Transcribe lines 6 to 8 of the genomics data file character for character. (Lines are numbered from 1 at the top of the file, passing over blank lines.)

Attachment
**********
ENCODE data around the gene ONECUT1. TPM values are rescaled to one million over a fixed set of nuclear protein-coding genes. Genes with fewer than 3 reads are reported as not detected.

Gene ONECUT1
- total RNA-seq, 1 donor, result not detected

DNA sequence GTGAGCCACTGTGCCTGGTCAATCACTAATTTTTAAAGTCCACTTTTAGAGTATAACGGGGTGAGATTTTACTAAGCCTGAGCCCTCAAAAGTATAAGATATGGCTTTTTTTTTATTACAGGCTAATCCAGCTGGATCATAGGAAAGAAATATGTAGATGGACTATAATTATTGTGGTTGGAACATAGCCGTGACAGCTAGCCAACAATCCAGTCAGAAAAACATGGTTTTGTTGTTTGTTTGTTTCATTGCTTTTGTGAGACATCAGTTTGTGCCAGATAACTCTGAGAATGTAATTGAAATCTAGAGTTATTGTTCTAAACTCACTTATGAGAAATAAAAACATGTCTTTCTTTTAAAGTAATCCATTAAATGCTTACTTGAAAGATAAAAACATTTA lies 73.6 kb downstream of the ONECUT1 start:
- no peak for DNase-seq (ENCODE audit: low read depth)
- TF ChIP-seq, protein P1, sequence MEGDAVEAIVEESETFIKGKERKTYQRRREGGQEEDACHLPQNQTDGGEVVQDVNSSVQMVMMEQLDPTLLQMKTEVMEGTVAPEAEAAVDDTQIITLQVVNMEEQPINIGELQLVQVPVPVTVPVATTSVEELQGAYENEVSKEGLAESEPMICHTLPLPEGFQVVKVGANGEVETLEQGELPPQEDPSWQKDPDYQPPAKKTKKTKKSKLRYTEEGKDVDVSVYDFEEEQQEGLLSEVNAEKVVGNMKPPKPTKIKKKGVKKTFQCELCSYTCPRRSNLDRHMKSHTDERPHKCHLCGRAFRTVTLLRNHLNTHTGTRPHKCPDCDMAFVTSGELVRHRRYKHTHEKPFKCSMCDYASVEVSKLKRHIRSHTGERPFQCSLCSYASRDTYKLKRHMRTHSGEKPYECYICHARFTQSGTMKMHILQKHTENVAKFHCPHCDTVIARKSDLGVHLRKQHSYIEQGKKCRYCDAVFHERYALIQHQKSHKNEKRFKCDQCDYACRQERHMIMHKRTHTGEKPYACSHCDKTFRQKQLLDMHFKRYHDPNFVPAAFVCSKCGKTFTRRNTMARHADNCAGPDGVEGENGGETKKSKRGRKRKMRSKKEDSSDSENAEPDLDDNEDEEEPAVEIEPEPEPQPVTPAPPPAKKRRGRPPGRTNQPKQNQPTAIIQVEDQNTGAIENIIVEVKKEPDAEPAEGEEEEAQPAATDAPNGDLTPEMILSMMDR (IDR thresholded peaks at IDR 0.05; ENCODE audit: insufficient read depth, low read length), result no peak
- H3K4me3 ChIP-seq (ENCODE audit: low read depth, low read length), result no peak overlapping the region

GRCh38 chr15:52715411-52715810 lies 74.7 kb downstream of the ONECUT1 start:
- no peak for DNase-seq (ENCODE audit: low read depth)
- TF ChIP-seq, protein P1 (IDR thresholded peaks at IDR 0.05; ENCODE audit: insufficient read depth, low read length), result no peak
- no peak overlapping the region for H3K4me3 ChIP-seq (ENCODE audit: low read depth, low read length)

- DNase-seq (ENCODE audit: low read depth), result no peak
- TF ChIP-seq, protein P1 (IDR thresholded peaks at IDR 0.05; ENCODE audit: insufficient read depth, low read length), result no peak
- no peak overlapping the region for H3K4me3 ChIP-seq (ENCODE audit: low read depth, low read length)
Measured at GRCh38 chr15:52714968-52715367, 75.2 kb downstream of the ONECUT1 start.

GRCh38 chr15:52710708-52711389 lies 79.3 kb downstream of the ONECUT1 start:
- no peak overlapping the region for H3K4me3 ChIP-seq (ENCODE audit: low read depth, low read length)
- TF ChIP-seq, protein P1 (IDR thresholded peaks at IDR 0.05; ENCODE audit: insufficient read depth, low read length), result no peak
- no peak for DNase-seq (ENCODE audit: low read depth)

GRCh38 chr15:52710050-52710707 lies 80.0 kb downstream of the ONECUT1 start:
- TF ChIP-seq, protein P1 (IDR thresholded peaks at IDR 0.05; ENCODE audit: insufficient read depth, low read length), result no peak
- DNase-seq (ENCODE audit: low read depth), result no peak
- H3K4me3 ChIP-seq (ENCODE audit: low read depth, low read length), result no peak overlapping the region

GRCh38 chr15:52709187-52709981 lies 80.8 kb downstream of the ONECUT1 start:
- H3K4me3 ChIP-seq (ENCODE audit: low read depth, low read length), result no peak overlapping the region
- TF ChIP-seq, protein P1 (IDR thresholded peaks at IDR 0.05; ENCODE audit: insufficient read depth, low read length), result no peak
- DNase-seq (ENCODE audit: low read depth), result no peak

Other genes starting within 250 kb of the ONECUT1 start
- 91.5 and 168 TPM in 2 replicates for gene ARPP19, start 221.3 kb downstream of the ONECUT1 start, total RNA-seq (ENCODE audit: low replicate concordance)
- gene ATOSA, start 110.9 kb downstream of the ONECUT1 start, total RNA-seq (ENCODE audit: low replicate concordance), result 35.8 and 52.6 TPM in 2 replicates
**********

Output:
- TF ChIP-seq, protein P1, sequence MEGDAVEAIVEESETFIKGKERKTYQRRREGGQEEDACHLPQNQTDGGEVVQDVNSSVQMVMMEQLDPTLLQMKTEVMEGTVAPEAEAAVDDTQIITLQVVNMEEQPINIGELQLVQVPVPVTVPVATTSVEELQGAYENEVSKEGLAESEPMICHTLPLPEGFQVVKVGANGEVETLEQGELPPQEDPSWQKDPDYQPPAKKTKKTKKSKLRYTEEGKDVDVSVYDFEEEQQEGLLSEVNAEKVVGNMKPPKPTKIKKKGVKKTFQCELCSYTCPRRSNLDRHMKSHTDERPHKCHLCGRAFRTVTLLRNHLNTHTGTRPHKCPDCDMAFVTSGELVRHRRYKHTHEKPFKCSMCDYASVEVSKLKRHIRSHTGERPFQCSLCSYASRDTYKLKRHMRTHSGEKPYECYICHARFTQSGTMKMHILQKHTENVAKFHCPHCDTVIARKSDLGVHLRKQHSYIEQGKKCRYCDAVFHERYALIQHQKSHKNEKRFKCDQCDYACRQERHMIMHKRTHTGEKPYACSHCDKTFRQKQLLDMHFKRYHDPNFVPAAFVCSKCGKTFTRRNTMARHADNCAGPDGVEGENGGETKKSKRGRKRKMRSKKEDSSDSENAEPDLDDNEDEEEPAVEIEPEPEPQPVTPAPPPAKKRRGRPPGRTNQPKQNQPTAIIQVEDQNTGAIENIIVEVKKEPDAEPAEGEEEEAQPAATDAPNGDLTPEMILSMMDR (IDR thresholded peaks at IDR 0.05; ENCODE audit: insufficient read depth, low read length), result no peak
- H3K4me3 ChIP-seq (ENCODE audit: low read depth, low read length), result no peak overlapping the region

GRCh38 chr15:52715411-52715810 lies 74.7 kb downstream of the ONECUT1 start: